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Beware of what you 'need to believe in'.

Consider these three scenarios

1. A distraught wife - catches cheating husband. Husband outshouts her to the point where she begins questioning her own narrative - maybe she was to blame? She is terrified of ending the relationship. She 'needs to believe that she can trust her husband'.

2. An unemployed graduate who had voted for Modi's promises three years ago - Believed that Modi would usher us in a new world of opportunities and social justice - instead he has remained unemployed and has to prove his nationalist credentials to random hooligans again and again. He  'needs to believe in Modi's acche din promise'.  He is the 'andh bhakt' - the mother of karan and arjun (except for the fact that Karan and Arjun never turn up).

3. Consider a dalit farmer. He 'knows' he is being fleeced by the local strongman/ patil/ landlord... but he can't afford to question him. He is not afforded the freedom to ask questions when the procurement weighs his produce at 10 kgs, when it actually is 12 kgs. Arguing might end up in his death or excommunication. so instead he 'needs to believe' in the 'mai-baap's generosity and superior intellect'. Maybe he measured it wrong.

In all these scenarios the weaker person needs to believe that the abusive overlord is not abusive but rather has his/her best interest in their heart. Even if they know otherwise, they need to believe in it. For the sake of their sanity, if they lack the courage to fight and ask questions. They need to believe that the abusive overlord is acting from a place of trust and love, not pure merciless power.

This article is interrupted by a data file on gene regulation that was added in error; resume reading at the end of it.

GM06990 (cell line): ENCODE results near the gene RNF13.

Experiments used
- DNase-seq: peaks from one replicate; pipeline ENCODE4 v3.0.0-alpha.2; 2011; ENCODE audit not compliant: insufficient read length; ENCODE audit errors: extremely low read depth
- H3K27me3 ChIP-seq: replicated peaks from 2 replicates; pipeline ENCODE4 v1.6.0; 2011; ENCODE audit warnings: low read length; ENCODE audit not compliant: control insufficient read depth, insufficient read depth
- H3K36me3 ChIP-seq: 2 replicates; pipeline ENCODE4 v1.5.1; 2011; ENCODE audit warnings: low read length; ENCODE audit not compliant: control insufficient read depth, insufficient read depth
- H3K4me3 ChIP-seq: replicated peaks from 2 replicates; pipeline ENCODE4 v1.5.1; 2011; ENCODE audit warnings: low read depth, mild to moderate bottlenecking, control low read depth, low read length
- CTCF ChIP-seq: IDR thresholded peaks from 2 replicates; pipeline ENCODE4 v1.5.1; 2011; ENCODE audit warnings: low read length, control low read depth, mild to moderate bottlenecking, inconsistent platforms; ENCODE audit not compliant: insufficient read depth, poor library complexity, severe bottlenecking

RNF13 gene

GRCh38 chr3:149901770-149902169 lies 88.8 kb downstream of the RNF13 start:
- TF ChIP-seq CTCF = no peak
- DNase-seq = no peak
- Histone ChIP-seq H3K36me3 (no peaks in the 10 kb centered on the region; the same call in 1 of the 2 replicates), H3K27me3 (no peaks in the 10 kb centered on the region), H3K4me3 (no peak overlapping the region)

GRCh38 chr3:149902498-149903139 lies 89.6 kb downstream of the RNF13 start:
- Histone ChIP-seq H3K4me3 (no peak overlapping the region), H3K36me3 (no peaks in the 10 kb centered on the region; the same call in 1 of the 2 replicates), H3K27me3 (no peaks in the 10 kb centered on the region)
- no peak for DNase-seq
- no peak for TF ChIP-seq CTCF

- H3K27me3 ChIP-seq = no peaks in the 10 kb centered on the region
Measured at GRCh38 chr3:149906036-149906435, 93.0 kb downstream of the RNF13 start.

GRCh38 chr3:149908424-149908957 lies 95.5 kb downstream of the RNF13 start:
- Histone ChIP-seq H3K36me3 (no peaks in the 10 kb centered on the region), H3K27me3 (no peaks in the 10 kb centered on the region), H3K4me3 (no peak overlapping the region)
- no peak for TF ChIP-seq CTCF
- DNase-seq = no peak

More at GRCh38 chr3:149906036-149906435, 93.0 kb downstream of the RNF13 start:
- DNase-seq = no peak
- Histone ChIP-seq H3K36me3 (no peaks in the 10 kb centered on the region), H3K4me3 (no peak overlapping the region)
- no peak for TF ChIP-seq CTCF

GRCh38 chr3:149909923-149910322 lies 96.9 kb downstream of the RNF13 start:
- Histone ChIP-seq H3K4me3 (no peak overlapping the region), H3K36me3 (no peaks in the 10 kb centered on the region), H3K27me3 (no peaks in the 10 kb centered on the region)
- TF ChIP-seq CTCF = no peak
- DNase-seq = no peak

There are only two options - either to fight or to put blinds on and construct a narrative that hides the wound, that numbs the pain. 

And often we need to make the later choice. There is no shame in admitting that we can't confront, that we can't fight back. That for now, I need those blinkers. But it can only be a temporary respite.

Those who hold on to that festering wound for long, turn tyrant themselves. They turn tyrant to guard their belief system, their identity.

1. A wife would turn a tyrant on her relatives/ children when they question, since their questions pose the danger of destroying her false beliefs. It is easy to fight against people weaker than you/ who love you as against those who are stronger than you/ who don't care about you. After all, love is a form of vulnerability - you put someone else before you. If the other person exploits that vulnerability, you have no recourse but to re-examine your love. And the cycle continues.

2. The andh-bhakt who has gotten no job so far has joined a gau-raksha sena. Obviously it doesn't pay. But at least it gives a purpose, how so ever dubious it might be. He needs to believe that some good would come eventually of this essentially hopeless stunt. He would fight against his parents who would want him to join a vocational course instead. How can spend time in boring classes, when there are so many cows waiting to be protected! When there are no jobs in town, how can he let the few who have, be in peace, bloody beef-eaters.

3. Even the poorest of the marginal farmers in the remotest parts of sub-saharan India finds a scapegoat to unload his share of anger and injustice on. He needs a stiff drink and a wife or children at hand to beat up.

And so goes on. acche din.


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